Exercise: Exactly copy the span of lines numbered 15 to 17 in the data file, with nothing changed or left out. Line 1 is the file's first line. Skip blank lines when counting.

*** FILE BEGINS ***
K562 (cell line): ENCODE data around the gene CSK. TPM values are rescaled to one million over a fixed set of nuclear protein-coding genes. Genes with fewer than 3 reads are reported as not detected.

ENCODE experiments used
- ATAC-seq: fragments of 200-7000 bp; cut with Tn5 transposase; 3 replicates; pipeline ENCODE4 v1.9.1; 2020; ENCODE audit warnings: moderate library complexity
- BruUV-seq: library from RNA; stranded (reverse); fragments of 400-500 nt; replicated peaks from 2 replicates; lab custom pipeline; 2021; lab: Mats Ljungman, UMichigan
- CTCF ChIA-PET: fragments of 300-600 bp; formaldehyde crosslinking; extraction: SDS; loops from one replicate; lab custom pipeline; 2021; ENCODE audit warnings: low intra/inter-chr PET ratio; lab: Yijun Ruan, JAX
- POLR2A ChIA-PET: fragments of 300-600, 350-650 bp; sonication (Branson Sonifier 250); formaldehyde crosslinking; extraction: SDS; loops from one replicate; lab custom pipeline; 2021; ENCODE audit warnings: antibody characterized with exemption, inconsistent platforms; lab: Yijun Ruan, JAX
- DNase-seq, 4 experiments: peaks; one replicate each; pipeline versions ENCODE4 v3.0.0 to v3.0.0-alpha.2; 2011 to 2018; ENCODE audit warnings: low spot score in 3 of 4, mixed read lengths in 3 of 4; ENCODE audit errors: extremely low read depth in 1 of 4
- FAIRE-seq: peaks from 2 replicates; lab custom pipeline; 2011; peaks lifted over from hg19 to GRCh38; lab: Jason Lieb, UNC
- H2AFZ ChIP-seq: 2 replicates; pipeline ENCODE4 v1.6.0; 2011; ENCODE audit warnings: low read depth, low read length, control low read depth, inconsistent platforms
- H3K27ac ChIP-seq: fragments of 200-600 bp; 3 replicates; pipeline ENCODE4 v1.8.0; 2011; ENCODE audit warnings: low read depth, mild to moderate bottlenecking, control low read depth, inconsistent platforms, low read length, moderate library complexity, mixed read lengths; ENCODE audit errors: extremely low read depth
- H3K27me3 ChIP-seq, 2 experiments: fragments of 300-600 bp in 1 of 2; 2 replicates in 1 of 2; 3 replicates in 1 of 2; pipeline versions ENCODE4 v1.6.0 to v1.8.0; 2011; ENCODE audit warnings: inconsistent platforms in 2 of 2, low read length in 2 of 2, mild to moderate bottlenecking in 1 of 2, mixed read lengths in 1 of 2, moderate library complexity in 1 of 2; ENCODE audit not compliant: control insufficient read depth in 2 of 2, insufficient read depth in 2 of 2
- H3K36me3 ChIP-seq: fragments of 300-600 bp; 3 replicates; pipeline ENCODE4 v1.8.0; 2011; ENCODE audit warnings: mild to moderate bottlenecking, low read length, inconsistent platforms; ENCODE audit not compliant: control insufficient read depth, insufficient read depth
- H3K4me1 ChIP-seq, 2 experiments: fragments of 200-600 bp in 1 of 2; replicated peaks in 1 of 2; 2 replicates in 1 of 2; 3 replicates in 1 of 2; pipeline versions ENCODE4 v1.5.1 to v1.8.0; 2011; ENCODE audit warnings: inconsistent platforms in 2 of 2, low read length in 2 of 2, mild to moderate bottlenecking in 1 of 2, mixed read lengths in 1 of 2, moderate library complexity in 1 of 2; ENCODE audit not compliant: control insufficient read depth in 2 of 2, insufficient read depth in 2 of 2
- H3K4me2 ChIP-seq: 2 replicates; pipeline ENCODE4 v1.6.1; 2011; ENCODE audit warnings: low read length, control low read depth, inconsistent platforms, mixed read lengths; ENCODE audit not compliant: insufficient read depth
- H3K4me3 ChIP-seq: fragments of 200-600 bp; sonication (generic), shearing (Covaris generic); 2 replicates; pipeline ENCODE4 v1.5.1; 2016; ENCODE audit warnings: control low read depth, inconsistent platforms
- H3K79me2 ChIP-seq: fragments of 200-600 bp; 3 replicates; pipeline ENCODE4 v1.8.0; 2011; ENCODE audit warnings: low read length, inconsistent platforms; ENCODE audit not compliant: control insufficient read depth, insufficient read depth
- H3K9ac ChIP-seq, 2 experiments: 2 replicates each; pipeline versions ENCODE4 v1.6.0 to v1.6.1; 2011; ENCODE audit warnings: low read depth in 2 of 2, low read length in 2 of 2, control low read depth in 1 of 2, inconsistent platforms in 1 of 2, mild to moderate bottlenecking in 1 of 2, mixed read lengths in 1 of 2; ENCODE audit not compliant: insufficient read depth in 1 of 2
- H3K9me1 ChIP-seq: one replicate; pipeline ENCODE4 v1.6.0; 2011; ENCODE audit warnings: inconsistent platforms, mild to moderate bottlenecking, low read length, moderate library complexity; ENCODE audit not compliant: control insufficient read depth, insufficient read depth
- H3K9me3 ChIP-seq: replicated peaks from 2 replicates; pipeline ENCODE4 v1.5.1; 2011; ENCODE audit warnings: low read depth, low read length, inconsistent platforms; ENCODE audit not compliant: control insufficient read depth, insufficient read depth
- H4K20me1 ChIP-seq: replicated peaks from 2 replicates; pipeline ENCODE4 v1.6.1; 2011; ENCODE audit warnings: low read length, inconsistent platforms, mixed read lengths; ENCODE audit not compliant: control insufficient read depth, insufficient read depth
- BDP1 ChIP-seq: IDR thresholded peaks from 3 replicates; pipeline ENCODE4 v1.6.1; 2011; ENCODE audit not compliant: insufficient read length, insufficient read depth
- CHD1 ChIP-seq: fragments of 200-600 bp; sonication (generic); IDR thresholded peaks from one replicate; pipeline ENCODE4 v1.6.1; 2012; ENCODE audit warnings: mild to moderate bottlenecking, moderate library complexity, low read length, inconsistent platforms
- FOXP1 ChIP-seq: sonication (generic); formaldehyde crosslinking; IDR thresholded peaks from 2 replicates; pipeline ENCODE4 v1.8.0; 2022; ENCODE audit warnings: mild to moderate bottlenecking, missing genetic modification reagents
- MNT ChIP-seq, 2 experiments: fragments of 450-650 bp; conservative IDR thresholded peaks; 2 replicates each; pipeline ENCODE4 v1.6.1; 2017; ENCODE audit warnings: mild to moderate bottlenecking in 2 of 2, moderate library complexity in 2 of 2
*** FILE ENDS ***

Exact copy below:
- H3K4me3 ChIP-seq: fragments of 200-600 bp; sonication (generic), shearing (Covaris generic); 2 replicates; pipeline ENCODE4 v1.5.1; 2016; ENCODE audit warnings: control low read depth, inconsistent platforms
- H3K79me2 ChIP-seq: fragments of 200-600 bp; 3 replicates; pipeline ENCODE4 v1.8.0; 2011; ENCODE audit warnings: low read length, inconsistent platforms; ENCODE audit not compliant: control insufficient read depth, insufficient read depth
- H3K9ac ChIP-seq, 2 experiments: 2 replicates each; pipeline versions ENCODE4 v1.6.0 to v1.6.1; 2011; ENCODE audit warnings: low read depth in 2 of 2, low read length in 2 of 2, control low read depth in 1 of 2, inconsistent platforms in 1 of 2, mild to moderate bottlenecking in 1 of 2, mixed read lengths in 1 of 2; ENCODE audit not compliant: insufficient read depth in 1 of 2